The Ottawa Senators have been home to some of the most dynamically talented forwards and have developed some tremendously solid defencemen over the years. On paper the Sens have boasted rosters that looked like a surefire lock for the Stanley Cup. However, other than their occasional playoff inconsistency, the Achilles’ heel of this organization located in the Canadian capital has been the last line of defense, goaltending.
Since their 1992 revival, the Senators have never really had a definite starting goaltender that has stuck with the organization. One of the more notable goalies to play in Ottawa was United States Hockey Hall of Fame member and two-time Stanley Cup champ, Tom Barrasso. Barrasso suited up for the Sens in a total of 13 games (7 regular season and 6 playoff matches) in 2000. Not saying much since Barrasso was 34 years old during his limited stint in Ottawa.
Between 2000 and the year leading up to the NHL Lockout, Patrick Lalime would the guy given the nod to fortify the net in Ottawa. And it seemed he was up for the daunting task, racking up 36 wins in the 2000-2001 NHL Regular Season. Just two seasons later Lalime recorded a career high 39 wins and was only two wins shy of the league leader, Martin Brodeur. Lalime lead the Senators within one victory of the franchise’s first ever Stanley Cup Final berth, but a game seven loss in the Eastern Conference Finals to the New Jersey Devils, derailed Ottawa’s hopes of ending a Canadian teams Stanley Cup drought. Despite their season ending on that note, the Sens would have to settle with the Presidents Trophy for earning the most points in the 2002-2003 regular season (113 points).
At the conclusion of the 2003-2004 season, the Sens decided to send Lalime to the St. Louis Blues in return for a mid-round draft pick. To replace him, the Senators signed Czech goaltending legend Dominick “The Dominator” Hasek to a one year deal, which carried over after the 2004-2005 NHL Lockout. With a season lost due to the labor disputes, Hasek was not getting any younger, however, he showed the league that he still had plenty enough left in the tank. The 43-year-old Hasek lead the Sens to a roaring start, nevertheless, during the 2006 Winter Olympics in Turin, Italy, Hasek suffered an injury while playing for the Czech Republic national team that would shelf him for the rest of the season.
Enter Ray Emery.
There must have been panic and outrage in Sens nation; it has to be unbearable to watch one of the most dominant goaltenders in NHL history go down with an injury at such a crucial time. Despite the adversity, Ray Emery withstood the heat brewing in Ottawa. Emery was able to help the Senators lock up the top seed in the Eastern Conference. The Sens finished just three points ahead in the standings of their divisional foe, the Buffalo Sabres.
Come playoff time, Emery and the Sens knocked off John Tortarella and his defending Stanley Cup champion Tampa Bay Lightning in only five games. However, the tables turned on Ottawa in the semi-finals when they met the offensively flashy Sabres. It was as close as a five game series could possibly be, with the Sens fending off the sweep and forcing a game five. Every game in the series was settled by only a one goal differential and three of Buffalo’s four wins came in overtime.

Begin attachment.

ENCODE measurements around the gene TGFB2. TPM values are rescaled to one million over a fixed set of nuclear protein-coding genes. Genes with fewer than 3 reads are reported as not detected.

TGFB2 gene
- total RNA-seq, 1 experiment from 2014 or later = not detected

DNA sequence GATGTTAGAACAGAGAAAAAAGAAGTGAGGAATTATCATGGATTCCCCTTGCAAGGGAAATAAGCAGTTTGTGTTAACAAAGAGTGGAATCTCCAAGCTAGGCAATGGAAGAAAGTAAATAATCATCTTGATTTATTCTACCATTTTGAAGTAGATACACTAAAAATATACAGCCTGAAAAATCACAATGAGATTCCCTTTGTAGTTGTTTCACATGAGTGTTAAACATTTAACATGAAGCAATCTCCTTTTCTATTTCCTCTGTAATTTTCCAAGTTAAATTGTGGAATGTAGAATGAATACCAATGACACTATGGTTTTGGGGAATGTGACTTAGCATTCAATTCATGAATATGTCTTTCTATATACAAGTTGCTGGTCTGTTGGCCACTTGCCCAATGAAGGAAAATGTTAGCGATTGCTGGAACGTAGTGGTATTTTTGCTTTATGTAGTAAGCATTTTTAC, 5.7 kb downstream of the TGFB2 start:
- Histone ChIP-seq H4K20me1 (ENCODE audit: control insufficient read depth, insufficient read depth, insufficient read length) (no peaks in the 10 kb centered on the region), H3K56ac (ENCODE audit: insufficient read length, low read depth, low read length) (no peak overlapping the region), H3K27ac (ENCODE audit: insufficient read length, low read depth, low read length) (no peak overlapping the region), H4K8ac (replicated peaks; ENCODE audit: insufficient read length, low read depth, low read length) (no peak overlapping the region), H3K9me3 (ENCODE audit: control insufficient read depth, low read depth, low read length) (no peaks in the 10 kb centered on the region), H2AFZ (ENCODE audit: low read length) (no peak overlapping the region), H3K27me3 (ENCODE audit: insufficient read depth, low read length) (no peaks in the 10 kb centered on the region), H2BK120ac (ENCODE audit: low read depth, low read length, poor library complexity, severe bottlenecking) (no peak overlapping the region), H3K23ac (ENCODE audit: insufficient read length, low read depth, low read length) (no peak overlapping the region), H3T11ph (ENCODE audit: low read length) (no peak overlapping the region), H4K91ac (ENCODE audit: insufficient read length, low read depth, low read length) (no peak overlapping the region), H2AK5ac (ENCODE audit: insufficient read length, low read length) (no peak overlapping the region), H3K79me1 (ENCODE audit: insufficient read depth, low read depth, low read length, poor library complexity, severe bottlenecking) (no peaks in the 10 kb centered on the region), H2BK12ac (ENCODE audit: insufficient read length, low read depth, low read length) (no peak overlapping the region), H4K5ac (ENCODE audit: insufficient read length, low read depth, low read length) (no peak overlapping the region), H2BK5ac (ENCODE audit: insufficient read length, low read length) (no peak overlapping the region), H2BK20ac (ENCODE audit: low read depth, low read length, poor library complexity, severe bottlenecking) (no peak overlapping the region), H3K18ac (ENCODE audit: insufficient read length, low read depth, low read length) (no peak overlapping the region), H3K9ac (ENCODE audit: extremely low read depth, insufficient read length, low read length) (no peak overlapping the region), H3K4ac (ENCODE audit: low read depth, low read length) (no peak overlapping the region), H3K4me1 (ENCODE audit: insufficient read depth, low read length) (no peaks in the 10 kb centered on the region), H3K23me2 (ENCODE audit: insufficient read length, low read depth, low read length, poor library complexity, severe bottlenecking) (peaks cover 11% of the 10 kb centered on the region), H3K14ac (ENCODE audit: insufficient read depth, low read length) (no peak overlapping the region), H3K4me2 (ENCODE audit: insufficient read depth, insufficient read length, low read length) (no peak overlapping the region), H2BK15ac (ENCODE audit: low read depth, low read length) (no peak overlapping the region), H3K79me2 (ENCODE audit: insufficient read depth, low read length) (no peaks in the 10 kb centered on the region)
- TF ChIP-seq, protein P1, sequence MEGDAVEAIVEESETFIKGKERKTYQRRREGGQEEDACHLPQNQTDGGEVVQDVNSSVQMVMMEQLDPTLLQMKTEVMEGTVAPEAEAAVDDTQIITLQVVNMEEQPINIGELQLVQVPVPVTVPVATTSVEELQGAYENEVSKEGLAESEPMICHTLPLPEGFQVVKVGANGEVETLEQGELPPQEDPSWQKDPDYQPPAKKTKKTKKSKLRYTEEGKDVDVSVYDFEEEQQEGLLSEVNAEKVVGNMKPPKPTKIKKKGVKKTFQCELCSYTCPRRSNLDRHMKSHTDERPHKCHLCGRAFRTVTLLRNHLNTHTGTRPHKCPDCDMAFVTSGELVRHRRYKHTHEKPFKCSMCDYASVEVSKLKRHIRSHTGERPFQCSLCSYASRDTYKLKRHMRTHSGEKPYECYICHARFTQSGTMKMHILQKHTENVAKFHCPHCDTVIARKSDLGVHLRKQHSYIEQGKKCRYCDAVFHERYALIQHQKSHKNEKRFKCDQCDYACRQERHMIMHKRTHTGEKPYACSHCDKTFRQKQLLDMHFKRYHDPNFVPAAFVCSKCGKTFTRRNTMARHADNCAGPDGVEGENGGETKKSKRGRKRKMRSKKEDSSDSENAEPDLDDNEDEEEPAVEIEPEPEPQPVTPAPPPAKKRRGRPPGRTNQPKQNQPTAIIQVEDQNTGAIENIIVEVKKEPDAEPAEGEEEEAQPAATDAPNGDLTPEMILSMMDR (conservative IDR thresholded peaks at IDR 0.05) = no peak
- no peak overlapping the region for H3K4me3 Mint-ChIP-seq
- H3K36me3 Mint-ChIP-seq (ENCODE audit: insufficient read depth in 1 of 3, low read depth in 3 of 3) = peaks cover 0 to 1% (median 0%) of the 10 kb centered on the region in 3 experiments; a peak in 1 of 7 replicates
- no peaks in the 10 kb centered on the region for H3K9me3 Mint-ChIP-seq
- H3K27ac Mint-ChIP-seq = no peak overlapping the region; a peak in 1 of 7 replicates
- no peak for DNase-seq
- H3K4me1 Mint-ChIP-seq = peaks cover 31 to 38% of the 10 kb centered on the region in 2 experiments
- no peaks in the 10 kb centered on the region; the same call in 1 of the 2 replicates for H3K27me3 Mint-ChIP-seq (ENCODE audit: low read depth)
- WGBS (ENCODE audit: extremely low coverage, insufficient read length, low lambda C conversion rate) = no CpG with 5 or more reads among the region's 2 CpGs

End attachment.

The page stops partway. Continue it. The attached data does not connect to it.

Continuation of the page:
The second round exit stung; however, the Sens brought in Martin Gerber, fresh off a Stanley Cup victory with the Carolina Hurricanes. Oddly enough, the Senators decided to give Gerber the number one spot in net. Gerber was stellar in Raleigh the season before, but he would be faced with a much similar situation. In 2005-2006 Gerber lost his starting job for the remainder of the playoffs with the Canes, and he rode the pine watching rookie goalie Cam Ward carry the Canes the rest of the way.
This time it was Emery that would undermine Gerber for the starting job. The two goalies battled for the starting job for about the first quarter season. The Sens decided to go with Emery for the rest of the way, and he would not disappoint. As for Martin Gerber, it seemed to be a beneficial for him to be the backup because prior to being demoted to back up, Gerber posted a 5-9-1 record, compared to after he posted a 10-0-2 record for the rest of the regular season.
Emery was stellar the rest of the regular season leading the Sens to the 4th seed in the Eastern Conference and drawing comparisons to Philadelphia Flyers legend Ron Hextall, for his feistiness. Emery and the Sens would dominate the playoffs. In the quarterfinals they doused the Pittsburgh Penguins and young phenom Sidney Crosby’s cup hopes. They then bowled over the Devils in five games, and avenged their previous playoff exit with a five game series against Buffalo. Then Emery and the Sens cruised to their first ever Stanley Cup Final, where they were to face Anaheim Ducks and two of the leagues finest defencemen, Chris Pronger and Scott Neidermayer. The Sens were outmatched and it showed as they were downed by the Ducks in 5 short games.